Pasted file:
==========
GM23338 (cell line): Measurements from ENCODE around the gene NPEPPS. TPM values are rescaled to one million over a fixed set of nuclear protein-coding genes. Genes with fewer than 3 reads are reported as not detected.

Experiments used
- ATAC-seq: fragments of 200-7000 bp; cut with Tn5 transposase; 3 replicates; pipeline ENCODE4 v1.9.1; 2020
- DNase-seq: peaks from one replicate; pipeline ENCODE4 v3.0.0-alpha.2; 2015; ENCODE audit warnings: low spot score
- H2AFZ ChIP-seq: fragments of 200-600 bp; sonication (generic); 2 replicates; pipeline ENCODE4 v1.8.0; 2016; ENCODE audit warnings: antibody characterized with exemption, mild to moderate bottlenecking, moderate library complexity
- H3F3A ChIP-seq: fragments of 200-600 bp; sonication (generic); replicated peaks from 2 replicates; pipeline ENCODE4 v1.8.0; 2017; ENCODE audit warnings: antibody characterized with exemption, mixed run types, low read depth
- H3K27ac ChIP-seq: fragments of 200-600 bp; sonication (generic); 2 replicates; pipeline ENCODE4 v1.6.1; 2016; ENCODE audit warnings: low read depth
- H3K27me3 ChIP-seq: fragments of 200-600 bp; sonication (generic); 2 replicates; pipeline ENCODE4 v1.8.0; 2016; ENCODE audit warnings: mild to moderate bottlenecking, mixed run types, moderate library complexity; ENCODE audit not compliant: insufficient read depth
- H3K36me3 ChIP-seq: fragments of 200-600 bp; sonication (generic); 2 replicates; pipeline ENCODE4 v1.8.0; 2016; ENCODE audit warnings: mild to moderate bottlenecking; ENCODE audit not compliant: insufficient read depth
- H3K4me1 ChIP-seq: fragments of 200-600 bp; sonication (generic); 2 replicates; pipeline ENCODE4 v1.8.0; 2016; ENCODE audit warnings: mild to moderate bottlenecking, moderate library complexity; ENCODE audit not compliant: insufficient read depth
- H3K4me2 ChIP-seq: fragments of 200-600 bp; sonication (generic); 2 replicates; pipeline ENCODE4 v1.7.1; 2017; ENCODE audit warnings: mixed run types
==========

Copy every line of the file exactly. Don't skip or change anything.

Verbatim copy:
GM23338 (cell line): Measurements from ENCODE around the gene NPEPPS. TPM values are rescaled to one million over a fixed set of nuclear protein-coding genes. Genes with fewer than 3 reads are reported as not detected.

Experiments used
- ATAC-seq: fragments of 200-7000 bp; cut with Tn5 transposase; 3 replicates; pipeline ENCODE4 v1.9.1; 2020
- DNase-seq: peaks from one replicate; pipeline ENCODE4 v3.0.0-alpha.2; 2015; ENCODE audit warnings: low spot score
- H2AFZ ChIP-seq: fragments of 200-600 bp; sonication (generic); 2 replicates; pipeline ENCODE4 v1.8.0; 2016; ENCODE audit warnings: antibody characterized with exemption, mild to moderate bottlenecking, moderate library complexity
- H3F3A ChIP-seq: fragments of 200-600 bp; sonication (generic); replicated peaks from 2 replicates; pipeline ENCODE4 v1.8.0; 2017; ENCODE audit warnings: antibody characterized with exemption, mixed run types, low read depth
- H3K27ac ChIP-seq: fragments of 200-600 bp; sonication (generic); 2 replicates; pipeline ENCODE4 v1.6.1; 2016; ENCODE audit warnings: low read depth
- H3K27me3 ChIP-seq: fragments of 200-600 bp; sonication (generic); 2 replicates; pipeline ENCODE4 v1.8.0; 2016; ENCODE audit warnings: mild to moderate bottlenecking, mixed run types, moderate library complexity; ENCODE audit not compliant: insufficient read depth
- H3K36me3 ChIP-seq: fragments of 200-600 bp; sonication (generic); 2 replicates; pipeline ENCODE4 v1.8.0; 2016; ENCODE audit warnings: mild to moderate bottlenecking; ENCODE audit not compliant: insufficient read depth
- H3K4me1 ChIP-seq: fragments of 200-600 bp; sonication (generic); 2 replicates; pipeline ENCODE4 v1.8.0; 2016; ENCODE audit warnings: mild to moderate bottlenecking, moderate library complexity; ENCODE audit not compliant: insufficient read depth
- H3K4me2 ChIP-seq: fragments of 200-600 bp; sonication (generic); 2 replicates; pipeline ENCODE4 v1.7.1; 2017; ENCODE audit warnings: mixed run types